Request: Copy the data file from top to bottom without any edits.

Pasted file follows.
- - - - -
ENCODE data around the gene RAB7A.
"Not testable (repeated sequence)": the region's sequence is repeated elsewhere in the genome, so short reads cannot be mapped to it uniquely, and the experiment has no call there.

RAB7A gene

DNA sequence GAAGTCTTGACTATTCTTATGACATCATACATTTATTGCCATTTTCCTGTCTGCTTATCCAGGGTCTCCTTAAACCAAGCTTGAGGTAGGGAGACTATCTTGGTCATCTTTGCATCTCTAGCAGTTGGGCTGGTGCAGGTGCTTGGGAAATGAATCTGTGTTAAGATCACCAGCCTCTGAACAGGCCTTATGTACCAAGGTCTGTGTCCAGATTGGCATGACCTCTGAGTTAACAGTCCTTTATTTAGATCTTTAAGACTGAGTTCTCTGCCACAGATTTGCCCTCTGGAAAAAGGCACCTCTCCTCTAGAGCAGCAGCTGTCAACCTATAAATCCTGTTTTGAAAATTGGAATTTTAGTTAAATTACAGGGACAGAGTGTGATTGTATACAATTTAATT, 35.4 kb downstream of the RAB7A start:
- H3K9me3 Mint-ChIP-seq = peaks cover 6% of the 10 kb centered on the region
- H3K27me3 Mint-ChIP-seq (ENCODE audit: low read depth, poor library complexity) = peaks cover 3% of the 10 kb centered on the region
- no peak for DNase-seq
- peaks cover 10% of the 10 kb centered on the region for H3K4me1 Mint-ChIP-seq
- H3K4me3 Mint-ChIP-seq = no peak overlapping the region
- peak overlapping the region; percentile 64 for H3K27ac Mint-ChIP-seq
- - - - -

ENCODE data around the gene RAB7A.
"Not testable (repeated sequence)": the region's sequence is repeated elsewhere in the genome, so short reads cannot be mapped to it uniquely, and the experiment has no call there.

RAB7A gene

DNA sequence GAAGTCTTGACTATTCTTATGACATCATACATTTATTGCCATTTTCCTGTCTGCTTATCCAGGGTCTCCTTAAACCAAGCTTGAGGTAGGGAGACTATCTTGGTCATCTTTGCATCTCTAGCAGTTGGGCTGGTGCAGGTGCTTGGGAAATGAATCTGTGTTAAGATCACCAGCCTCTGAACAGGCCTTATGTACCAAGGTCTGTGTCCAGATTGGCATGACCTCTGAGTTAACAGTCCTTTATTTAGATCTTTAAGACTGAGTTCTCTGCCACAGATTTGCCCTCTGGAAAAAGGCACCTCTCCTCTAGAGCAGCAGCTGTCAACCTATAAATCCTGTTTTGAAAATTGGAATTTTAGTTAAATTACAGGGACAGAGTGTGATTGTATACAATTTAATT, 35.4 kb downstream of the RAB7A start:
- H3K9me3 Mint-ChIP-seq = peaks cover 6% of the 10 kb centered on the region
- H3K27me3 Mint-ChIP-seq (ENCODE audit: low read depth, poor library complexity) = peaks cover 3% of the 10 kb centered on the region
- no peak for DNase-seq
- peaks cover 10% of the 10 kb centered on the region for H3K4me1 Mint-ChIP-seq
- H3K4me3 Mint-ChIP-seq = no peak overlapping the region
- peak overlapping the region; percentile 64 for H3K27ac Mint-ChIP-seq